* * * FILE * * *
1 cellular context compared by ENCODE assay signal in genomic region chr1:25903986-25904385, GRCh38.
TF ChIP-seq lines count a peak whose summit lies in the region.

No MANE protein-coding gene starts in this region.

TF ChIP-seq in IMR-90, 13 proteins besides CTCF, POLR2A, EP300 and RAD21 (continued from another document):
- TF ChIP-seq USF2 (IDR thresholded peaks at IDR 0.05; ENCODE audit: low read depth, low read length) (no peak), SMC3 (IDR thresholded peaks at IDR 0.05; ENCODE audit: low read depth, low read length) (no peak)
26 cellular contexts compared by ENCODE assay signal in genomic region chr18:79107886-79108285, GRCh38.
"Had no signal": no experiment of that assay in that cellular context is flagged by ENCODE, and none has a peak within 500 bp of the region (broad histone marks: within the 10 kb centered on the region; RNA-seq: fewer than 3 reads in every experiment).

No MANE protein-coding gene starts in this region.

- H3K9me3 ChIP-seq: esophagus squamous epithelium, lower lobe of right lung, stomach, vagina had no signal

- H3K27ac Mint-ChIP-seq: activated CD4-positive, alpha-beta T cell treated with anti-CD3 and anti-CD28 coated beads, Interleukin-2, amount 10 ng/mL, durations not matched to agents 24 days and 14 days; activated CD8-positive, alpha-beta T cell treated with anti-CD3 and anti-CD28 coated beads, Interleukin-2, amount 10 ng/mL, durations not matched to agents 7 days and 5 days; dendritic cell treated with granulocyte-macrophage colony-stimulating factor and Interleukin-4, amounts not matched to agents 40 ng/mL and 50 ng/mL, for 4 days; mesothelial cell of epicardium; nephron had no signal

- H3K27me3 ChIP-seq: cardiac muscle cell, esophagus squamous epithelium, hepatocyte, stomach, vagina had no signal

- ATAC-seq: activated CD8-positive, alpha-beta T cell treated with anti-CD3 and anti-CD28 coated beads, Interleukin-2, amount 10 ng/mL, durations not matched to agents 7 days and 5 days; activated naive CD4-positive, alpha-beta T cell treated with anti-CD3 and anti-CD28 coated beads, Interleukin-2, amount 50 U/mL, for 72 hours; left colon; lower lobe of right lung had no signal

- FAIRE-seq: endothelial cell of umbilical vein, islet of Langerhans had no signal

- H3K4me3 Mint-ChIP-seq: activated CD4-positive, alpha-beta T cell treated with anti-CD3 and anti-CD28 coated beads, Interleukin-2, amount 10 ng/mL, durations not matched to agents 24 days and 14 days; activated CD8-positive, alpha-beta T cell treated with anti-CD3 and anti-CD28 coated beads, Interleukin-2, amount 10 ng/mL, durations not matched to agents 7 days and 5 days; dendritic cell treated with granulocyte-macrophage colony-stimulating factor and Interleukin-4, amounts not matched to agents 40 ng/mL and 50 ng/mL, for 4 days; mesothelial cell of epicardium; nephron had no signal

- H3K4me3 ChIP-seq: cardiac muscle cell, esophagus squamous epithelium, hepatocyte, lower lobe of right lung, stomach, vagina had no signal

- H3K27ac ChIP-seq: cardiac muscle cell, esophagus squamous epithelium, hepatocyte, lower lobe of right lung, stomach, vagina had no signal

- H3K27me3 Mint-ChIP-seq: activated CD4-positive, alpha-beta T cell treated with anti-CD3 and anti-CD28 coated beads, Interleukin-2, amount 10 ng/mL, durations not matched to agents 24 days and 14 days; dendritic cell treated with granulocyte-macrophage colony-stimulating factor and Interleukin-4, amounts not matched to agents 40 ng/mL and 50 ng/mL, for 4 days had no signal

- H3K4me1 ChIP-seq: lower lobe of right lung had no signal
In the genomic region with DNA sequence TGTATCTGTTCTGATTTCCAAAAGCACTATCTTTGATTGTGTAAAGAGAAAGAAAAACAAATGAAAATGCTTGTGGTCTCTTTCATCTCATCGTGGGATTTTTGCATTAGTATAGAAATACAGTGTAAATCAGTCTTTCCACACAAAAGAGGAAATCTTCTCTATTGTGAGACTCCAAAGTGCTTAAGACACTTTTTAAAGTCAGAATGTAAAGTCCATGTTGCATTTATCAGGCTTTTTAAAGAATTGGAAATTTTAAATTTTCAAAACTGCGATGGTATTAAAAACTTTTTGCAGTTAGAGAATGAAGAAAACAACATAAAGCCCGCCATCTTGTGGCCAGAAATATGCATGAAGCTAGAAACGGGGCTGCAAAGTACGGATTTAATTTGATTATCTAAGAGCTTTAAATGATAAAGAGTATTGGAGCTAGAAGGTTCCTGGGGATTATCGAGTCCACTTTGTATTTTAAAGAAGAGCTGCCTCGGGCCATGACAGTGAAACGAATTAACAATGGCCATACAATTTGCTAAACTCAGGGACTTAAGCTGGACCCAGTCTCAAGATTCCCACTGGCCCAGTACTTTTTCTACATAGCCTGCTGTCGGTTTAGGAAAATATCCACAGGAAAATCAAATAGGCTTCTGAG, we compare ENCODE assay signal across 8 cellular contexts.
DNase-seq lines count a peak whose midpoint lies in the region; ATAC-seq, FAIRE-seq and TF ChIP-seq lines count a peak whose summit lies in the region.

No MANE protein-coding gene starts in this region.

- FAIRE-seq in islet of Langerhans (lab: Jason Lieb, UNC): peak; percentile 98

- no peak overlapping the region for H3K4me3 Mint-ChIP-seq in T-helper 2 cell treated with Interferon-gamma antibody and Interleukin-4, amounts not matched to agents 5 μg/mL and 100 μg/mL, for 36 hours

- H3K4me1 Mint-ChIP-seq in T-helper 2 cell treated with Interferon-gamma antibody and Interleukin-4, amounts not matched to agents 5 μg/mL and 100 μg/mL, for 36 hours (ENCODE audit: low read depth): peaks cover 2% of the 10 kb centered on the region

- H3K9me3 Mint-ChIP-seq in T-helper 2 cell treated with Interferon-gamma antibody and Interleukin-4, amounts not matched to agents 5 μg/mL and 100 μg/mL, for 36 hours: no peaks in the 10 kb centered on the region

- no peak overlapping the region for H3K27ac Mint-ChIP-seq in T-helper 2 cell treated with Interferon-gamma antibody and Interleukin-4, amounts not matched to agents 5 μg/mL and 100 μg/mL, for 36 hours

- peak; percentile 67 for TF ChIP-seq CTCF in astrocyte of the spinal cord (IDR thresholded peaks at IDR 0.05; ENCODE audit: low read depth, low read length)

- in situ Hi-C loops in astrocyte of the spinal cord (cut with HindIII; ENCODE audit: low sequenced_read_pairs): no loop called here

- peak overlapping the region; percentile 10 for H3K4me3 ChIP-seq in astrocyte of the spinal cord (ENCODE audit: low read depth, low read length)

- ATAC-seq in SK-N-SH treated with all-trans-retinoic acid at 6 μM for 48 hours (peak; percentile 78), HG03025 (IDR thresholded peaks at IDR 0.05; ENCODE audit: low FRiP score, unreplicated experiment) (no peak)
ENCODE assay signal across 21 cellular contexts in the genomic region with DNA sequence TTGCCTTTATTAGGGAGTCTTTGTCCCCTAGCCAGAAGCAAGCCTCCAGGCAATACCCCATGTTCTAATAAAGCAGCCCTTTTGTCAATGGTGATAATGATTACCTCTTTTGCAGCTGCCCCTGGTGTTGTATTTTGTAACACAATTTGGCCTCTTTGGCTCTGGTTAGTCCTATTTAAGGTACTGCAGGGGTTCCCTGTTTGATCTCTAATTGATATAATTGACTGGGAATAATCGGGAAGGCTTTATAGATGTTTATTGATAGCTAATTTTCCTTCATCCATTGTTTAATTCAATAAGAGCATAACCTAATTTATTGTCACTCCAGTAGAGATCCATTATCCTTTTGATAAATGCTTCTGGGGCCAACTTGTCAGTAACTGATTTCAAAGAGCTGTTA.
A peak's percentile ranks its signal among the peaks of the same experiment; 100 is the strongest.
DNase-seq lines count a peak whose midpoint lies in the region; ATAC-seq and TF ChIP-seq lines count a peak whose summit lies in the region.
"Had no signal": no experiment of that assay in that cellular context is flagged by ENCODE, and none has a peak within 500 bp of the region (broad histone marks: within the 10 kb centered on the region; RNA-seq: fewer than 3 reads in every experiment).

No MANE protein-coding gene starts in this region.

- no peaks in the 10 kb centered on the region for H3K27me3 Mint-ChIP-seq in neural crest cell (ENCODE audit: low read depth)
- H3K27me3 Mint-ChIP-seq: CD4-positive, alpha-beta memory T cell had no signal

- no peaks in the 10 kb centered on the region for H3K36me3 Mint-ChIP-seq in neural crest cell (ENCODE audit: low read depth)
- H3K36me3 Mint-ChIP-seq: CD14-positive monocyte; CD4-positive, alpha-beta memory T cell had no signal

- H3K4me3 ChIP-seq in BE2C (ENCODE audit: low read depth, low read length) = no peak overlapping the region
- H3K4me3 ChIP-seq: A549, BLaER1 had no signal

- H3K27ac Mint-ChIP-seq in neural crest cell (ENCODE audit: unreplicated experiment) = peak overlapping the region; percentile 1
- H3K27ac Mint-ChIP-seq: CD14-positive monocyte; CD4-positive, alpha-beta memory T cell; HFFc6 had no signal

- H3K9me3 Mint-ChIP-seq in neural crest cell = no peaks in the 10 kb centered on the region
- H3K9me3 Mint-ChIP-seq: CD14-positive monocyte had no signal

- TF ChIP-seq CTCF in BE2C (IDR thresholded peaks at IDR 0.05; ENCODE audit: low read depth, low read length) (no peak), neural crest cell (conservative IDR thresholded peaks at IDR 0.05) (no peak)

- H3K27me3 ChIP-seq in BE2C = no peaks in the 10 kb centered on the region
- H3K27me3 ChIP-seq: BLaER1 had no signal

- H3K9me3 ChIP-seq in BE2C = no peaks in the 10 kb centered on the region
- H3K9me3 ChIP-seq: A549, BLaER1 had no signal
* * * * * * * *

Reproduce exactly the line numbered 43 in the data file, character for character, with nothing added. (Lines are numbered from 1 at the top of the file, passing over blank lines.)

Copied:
- H3K27ac Mint-ChIP-seq: CD14-positive monocyte; CD4-positive, alpha-beta memory T cell; HFFc6 had no signal